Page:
How TV Talent shows have changed

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I know I am a little bit late in talking about this, but I really wanted to have my say on a story in the news from last week, which gained worldwide attention.

This is the news story of two X-Factor judges in New Zealand viciously laying in to a contestant verbally live on TV and then subsequently getting sacked.

The two judges in question were two absolute celebrity z-listers Willy Moon and Natalia Kills, but in just two minutes of live television they got the world talking about them. Before this incident I don’t think many people outside of New Zealand knew that there was a New Zealand version of X-Factor. For those unfamiliar with X-Factor, it’s a singing TV talent show for which many countries have their own versions and is similar to the likes of American Idol and The Voice.


Now these shows are synonymous with having contestants on that are unknown and want fame at any cost, but in this case it was a role reversal with no name judges wanting fame at any cost.

This whole incident got me thinking on why we listen to the opinions of certain people and why we give them so much publicity. For the sake of entertainment, ratings and hype people behave in ways that I guess they wouldn’t do when the cameras weren’t rolling. Then as an audience we watch the programme or read the news story about it because of the way they have behaved.


With this incident what X-Factor New-Zealand have done is get a worldwide audience, like what happened with the Madonna incident at the Brits which I blogged about the other week:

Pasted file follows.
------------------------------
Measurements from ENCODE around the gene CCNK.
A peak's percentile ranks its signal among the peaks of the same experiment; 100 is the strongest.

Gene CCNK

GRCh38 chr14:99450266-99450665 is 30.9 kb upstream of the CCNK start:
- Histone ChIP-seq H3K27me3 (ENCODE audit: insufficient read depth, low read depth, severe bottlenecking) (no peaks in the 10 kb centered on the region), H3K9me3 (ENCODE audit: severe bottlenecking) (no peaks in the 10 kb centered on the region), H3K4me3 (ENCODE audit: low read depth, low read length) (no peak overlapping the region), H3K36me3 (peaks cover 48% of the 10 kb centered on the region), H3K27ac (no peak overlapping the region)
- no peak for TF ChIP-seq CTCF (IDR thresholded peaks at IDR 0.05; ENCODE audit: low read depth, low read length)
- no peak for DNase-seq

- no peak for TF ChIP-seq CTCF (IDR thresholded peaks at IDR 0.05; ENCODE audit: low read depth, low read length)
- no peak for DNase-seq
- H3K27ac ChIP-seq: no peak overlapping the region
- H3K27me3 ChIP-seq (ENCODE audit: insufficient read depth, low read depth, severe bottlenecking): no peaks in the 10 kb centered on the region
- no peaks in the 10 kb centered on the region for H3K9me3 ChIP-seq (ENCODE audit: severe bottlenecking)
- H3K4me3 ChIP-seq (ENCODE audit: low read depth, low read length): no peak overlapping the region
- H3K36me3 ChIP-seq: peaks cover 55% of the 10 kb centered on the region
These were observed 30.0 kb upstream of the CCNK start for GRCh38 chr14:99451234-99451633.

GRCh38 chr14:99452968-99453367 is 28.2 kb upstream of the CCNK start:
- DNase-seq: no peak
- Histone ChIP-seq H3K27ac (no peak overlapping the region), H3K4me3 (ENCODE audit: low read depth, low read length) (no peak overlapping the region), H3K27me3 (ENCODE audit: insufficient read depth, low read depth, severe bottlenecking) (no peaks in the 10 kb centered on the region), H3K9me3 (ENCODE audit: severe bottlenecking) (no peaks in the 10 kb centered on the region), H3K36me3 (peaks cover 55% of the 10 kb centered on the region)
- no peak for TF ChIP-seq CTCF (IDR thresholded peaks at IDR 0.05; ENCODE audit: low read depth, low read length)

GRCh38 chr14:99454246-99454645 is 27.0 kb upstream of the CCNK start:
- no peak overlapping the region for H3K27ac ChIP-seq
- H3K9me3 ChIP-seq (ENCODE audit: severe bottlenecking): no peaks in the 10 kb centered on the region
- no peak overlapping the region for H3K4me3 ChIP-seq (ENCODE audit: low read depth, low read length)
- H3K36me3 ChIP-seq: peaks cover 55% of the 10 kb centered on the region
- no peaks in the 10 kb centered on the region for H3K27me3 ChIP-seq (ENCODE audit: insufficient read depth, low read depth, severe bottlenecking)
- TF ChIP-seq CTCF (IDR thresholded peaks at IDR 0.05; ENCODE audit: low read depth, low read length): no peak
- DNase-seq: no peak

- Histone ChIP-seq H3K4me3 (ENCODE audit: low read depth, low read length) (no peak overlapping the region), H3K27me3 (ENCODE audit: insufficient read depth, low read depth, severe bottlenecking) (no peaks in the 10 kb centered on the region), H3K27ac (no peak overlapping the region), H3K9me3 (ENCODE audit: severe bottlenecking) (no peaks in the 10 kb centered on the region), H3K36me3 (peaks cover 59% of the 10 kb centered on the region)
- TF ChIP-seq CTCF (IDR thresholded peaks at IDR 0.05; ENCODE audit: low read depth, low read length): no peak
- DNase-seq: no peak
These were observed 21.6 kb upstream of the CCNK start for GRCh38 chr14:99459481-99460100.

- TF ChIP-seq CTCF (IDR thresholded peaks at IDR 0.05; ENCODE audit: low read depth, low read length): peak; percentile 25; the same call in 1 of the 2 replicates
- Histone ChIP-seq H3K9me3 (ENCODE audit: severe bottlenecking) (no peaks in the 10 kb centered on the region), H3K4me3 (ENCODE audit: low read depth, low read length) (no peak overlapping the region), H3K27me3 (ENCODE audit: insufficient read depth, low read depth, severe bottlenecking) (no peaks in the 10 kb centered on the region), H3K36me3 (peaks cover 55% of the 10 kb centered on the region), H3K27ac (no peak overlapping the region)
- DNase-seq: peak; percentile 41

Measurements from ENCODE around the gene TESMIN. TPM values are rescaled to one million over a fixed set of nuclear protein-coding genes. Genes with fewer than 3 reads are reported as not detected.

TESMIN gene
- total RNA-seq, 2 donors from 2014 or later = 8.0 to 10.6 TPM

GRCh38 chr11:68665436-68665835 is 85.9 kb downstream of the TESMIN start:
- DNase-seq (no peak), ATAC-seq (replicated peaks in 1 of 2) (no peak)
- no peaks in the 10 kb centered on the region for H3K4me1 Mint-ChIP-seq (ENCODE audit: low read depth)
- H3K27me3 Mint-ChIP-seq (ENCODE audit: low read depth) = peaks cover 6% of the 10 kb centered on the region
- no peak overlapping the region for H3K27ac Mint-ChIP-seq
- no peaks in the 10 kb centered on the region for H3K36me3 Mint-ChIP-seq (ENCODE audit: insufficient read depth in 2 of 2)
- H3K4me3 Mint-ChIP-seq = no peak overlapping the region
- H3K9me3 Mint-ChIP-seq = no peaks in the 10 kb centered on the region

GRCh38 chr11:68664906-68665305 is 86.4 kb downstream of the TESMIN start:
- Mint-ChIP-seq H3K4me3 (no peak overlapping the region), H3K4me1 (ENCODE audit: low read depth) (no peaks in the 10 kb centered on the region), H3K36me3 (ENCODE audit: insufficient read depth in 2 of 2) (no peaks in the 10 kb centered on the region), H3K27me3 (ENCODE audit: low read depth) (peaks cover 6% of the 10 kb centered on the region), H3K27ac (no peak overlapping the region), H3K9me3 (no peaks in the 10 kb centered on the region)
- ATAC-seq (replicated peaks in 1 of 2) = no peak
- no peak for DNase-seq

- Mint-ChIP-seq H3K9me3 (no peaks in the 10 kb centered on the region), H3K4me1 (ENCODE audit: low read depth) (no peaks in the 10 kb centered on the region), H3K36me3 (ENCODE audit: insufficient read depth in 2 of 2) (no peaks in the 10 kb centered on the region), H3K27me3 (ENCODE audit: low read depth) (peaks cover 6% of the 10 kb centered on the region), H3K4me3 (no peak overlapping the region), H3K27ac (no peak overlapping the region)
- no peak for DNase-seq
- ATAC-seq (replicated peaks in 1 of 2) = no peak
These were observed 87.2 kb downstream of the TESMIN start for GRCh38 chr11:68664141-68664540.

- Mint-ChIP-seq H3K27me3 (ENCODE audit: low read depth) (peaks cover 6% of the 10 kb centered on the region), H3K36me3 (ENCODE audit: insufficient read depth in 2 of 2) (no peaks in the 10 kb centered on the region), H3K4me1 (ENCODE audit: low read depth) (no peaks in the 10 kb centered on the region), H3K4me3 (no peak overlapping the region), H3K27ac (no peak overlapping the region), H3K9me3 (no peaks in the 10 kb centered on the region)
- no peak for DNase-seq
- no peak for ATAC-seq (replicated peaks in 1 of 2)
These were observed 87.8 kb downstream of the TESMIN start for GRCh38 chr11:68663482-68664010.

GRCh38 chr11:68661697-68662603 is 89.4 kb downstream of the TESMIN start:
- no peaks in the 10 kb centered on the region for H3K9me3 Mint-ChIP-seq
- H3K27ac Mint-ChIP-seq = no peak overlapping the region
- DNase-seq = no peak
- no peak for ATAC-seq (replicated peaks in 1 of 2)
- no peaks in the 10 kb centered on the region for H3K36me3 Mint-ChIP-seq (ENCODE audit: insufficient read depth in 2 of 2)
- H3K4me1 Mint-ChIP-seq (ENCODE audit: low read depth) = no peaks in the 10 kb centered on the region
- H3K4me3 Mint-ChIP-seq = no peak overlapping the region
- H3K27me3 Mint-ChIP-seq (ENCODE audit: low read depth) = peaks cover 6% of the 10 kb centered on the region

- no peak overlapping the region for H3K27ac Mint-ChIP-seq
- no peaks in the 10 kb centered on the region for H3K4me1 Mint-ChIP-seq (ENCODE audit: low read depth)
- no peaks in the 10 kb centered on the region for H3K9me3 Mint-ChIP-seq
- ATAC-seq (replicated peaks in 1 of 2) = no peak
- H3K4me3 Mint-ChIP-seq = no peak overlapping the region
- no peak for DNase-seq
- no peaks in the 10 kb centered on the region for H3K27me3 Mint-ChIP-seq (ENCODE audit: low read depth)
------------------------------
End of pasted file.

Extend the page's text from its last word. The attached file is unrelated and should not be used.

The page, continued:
I’m not saying that this altercation was set up by the producers or the judges themselves, but I wouldn’t at all be surprised if it was a set up.

The sad thing is that millions of people have now watched the viral clip featuring the judges’ comments but I doubt many people have actually heard any of the contestants on the show and this just goes to prove that the X-Factor isn’t about exposing talent to the world; it’s about gaining hype at any cost.

What we call entertainment

I’m saddened to live in a world where watching someone getting abused is what we call entertainment and that we have so many people who want to put themselves through that process on these shows.

Thankfully with the fast moving media world we currently live in I think this story and the two judges will be forgotten about in a heartbeat and I doubt we will even remember their names next week. All the people in this scenario have done, is make us think about the ways people treat each other and what as a society we are willing to watch.

I know by blogging about this incident I just give it more oxygen, especially by jumping on the bandwagon very late in the day, but I just wanted to write, mainly to acknowledge how TV shows and personalities seem to be behaving currently and to be thankful to all those who voiced their opinion to the company that broadcast X-Factor New Zealand.

I think we need to be a TV audience which votes with our feet and do let people know when we aren’t happy with what we are seeing. Media is an important battlefield and us as an audience need to make sure we have a say.

2 thoughts on “How TV Talent shows have changed

  1. I am sad to disagree with you about the two judges slipping away into the abyss of the forgotten . Unfortunately they will probably get their own “reality” show or some other spotlight to showcase their horrid behavior.


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